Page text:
To see what I mean, here's a picture of the color spectrum and the size of the relative frequencies of the various colors:
In there, indigo isn't indicated, but indigo could be added... I should mention that I just noticed that I have difficulty really defining "indigo," because it's not a color I heard about much often when I was a kid. When I see indigo, I don't know how to distinguish that from blue or purple.
In the Abhidhamma's forty objects of meditation, the four forms of color meditation are:
- nila - Blue, green (sometimes I see this translated as just "blue", do they mean cyan?)
- pita - yellow
- lohita - red
- odata - white
With white, it's pretty obvious where it would be in the color spectrum (all the colors combined), but is there any objectivity to the three colors selected there? Why are these particular colors enumerated and not others, and could anyone possibly give a specific description of the color frequency (not just a vague metaphor)?
In the Buddhist flag, there is manjestha (scarlet), but it's not clear why this wouldn't be included as an object of meditation... And it's not really clear to me why they call it "scarlet," and yet it appears to be orange!
And when they say prabaswara (the mixture of nila, pita, lohita, odata, and manjestha) in the suttas, exactly what color is that?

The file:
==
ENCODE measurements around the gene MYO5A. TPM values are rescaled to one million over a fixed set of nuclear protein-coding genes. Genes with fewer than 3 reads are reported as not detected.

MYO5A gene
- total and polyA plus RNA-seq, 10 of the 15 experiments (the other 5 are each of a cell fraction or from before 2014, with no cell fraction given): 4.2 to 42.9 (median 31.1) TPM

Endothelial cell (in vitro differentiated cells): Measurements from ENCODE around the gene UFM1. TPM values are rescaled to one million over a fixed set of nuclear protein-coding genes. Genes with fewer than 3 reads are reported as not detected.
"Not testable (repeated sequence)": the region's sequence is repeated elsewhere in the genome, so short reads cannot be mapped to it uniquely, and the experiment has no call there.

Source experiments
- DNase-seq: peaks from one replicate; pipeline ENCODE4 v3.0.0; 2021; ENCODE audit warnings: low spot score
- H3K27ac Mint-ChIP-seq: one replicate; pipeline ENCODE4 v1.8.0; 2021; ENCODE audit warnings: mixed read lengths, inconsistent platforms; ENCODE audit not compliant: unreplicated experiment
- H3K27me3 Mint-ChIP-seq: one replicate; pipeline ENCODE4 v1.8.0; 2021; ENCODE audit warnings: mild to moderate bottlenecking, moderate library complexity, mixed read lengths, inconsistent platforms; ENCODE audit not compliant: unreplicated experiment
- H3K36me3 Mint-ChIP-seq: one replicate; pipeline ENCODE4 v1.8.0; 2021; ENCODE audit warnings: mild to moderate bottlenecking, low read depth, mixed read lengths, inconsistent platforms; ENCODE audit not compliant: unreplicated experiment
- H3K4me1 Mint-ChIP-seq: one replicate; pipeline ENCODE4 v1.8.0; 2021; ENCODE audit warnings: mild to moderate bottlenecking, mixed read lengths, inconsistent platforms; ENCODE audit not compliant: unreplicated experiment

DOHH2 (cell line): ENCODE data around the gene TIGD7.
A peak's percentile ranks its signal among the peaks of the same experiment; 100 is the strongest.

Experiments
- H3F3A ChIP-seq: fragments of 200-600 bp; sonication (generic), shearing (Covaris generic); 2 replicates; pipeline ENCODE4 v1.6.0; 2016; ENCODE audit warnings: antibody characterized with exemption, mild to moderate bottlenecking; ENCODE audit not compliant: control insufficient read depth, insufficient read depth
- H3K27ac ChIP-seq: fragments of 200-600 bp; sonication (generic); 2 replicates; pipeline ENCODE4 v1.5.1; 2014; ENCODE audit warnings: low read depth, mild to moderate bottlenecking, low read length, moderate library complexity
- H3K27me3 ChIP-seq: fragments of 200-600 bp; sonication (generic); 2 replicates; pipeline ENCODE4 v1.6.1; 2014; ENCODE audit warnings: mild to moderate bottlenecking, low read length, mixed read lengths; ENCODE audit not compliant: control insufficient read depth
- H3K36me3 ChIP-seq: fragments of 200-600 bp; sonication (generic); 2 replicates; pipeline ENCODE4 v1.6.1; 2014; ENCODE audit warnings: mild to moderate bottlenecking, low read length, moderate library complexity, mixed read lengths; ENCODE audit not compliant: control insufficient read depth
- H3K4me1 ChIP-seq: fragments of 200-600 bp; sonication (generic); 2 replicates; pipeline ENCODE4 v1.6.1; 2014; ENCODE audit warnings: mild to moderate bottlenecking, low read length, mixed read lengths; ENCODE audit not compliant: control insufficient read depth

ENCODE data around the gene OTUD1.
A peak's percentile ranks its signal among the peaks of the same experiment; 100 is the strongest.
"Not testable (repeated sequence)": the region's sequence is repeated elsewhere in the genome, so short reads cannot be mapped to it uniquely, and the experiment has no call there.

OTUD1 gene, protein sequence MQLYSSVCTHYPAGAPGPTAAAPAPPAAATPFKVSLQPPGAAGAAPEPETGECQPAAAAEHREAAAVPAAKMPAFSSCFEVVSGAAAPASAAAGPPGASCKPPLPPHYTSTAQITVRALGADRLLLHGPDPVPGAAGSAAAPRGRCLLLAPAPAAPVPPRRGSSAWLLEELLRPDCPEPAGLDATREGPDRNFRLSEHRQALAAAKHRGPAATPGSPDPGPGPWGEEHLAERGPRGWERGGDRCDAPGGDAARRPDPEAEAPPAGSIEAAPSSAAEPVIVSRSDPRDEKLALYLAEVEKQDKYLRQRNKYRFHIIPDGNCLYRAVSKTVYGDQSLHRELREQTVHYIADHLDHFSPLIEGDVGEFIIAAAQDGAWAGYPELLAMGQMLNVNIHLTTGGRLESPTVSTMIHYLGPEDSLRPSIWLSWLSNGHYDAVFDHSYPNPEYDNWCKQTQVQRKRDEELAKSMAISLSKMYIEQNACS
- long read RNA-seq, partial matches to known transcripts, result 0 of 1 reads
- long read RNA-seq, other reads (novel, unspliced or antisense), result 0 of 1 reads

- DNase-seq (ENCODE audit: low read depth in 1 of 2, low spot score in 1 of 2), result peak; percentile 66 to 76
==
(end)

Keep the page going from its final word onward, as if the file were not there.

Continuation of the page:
To give you an analogy of where I'm coming from: I took a look at Eastern music theory and am similarly perplexed. All western music divides the frequencies of sound into absolute pitches, into patterns of 12 (the chromatic scale). But in certain types of music theory in the East, a scale is arbitrarily decided with a root frequency, which can be made-up entirely on spot, and everything else is developed mathematically relative to that root frequency. And also, the frequencies of sound can be divided into more than patterns of 12, meaning that notes can be separated by quarter-tones or less... And it is interesting, because I can hear the difference between one quarter-tone and another, so it's not clear why western music should divide music in this way. In fact, it's not clear why there should be 12 notes in the chromatic scale and not 13, or 14... Or why the color spectrum should be divided one way and not another way...
...And yet... when I look at the color spectrum, if I divide it in a new way, it just doesn't seem right. And if I try to play music in weird scales, outside the chromatic scale, it just sounds like noise!
But there doesn't seem to be any justification for why I can't see colors in a new way, or any justification for why music in strange scales should sound like noise.
Oh, and also: Does Abhidhamma associate colors with any particular moods or virtues? Is there any particular ground for associating colors in this way?